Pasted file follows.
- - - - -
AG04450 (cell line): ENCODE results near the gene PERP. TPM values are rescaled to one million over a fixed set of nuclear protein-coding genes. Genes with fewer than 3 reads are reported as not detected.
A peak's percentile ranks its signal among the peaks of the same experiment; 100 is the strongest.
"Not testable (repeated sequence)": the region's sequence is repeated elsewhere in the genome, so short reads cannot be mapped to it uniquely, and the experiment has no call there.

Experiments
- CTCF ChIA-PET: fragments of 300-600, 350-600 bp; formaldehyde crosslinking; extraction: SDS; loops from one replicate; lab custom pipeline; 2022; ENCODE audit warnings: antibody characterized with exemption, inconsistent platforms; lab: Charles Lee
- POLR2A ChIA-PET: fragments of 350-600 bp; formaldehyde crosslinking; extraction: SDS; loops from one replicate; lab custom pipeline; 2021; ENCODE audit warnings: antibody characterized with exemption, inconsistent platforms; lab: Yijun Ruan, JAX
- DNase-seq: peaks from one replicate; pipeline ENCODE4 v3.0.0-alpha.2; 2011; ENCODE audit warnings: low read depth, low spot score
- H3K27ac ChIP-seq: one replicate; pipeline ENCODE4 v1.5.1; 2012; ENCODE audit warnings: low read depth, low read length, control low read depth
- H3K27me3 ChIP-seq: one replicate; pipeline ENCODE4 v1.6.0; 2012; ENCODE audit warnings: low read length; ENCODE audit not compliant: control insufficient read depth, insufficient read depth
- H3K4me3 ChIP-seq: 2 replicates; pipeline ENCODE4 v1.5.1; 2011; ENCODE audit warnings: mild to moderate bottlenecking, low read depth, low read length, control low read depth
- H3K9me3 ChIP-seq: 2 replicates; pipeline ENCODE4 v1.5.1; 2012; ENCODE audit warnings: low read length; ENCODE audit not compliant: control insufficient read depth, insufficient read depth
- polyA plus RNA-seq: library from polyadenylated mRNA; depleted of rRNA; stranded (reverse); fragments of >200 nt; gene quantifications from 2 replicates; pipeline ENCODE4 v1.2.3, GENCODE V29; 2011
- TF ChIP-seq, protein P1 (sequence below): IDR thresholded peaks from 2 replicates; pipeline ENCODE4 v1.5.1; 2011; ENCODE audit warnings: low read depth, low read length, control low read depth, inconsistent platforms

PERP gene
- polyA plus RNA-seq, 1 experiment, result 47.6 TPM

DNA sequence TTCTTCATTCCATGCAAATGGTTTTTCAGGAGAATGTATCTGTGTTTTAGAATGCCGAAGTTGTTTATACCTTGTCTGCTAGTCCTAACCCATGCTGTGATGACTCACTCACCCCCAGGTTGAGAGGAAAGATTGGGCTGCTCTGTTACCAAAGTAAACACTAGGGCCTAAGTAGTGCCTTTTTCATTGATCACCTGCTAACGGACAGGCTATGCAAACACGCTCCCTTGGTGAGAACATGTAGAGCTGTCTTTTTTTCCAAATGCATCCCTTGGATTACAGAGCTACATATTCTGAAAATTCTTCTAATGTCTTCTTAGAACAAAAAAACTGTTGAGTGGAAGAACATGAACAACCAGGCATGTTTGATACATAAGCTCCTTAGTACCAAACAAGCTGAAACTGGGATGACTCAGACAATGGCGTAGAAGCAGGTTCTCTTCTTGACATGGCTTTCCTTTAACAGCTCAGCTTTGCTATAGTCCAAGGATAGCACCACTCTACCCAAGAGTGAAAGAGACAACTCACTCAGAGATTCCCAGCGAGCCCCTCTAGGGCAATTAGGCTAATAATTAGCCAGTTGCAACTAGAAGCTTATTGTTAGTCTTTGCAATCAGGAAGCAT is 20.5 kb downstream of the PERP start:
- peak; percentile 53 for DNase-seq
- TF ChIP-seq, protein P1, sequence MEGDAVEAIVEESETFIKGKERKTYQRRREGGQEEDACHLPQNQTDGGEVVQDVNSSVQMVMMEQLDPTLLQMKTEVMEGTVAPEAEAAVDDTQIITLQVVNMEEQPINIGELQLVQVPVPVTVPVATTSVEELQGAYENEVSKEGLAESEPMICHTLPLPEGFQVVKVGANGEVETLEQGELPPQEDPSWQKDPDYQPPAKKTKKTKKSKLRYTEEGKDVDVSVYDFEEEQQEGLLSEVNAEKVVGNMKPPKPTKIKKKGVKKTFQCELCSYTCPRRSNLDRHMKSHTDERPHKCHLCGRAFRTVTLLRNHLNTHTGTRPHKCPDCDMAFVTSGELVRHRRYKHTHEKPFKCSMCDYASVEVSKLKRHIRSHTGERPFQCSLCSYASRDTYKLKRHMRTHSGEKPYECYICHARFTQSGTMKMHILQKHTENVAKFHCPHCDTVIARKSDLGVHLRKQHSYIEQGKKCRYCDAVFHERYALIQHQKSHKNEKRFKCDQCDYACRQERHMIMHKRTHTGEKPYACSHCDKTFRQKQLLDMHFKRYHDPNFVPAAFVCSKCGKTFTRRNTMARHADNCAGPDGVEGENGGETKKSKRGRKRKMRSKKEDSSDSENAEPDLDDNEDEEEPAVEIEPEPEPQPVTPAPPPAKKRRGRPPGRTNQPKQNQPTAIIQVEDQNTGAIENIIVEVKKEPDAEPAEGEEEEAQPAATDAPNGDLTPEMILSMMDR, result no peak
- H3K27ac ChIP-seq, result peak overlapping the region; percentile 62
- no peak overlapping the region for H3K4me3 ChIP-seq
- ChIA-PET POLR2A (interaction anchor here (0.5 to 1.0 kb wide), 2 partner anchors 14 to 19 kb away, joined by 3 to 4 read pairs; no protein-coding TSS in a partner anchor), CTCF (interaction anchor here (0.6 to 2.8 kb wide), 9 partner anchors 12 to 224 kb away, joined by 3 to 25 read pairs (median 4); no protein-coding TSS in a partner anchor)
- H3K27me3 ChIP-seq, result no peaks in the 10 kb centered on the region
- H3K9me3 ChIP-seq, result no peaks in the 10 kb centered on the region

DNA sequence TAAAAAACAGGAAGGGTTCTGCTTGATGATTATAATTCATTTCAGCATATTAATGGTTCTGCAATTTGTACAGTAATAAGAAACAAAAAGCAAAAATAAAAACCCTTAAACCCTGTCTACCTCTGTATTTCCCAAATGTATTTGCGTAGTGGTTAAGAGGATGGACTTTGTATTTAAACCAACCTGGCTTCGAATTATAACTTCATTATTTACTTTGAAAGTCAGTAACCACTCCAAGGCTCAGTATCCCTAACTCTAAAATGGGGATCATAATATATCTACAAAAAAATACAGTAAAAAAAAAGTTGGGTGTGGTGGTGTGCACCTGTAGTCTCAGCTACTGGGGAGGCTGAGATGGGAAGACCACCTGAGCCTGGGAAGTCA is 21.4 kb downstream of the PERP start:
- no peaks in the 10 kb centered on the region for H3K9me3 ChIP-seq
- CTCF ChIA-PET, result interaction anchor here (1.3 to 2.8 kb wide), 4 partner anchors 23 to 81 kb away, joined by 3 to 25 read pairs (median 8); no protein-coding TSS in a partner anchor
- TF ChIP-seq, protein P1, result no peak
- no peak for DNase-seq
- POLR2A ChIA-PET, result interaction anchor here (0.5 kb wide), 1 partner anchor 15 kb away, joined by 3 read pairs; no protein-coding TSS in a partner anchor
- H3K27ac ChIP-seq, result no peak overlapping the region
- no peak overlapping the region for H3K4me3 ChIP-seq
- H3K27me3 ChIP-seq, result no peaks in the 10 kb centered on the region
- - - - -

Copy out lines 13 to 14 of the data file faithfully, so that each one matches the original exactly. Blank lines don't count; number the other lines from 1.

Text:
- TF ChIP-seq, protein P1 (sequence below): IDR thresholded peaks from 2 replicates; pipeline ENCODE4 v1.5.1; 2011; ENCODE audit warnings: low read depth, low read length, control low read depth, inconsistent platforms

PERP gene